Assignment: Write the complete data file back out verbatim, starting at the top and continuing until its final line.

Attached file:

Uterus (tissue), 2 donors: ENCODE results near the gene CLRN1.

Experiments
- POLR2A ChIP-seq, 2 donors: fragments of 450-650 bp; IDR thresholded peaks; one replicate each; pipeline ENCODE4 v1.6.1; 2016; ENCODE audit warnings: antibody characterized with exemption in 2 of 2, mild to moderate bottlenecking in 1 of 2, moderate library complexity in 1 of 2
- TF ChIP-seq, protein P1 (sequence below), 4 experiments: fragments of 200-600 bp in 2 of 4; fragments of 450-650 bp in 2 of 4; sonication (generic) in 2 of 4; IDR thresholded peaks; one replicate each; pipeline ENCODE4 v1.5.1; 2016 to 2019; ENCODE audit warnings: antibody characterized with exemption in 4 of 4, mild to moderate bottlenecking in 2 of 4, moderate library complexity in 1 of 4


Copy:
Uterus (tissue), 2 donors: ENCODE results near the gene CLRN1.

Experiments
- POLR2A ChIP-seq, 2 donors: fragments of 450-650 bp; IDR thresholded peaks; one replicate each; pipeline ENCODE4 v1.6.1; 2016; ENCODE audit warnings: antibody characterized with exemption in 2 of 2, mild to moderate bottlenecking in 1 of 2, moderate library complexity in 1 of 2
- TF ChIP-seq, protein P1 (sequence below), 4 experiments: fragments of 200-600 bp in 2 of 4; fragments of 450-650 bp in 2 of 4; sonication (generic) in 2 of 4; IDR thresholded peaks; one replicate each; pipeline ENCODE4 v1.5.1; 2016 to 2019; ENCODE audit warnings: antibody characterized with exemption in 4 of 4, mild to moderate bottlenecking in 2 of 4, moderate library complexity in 1 of 4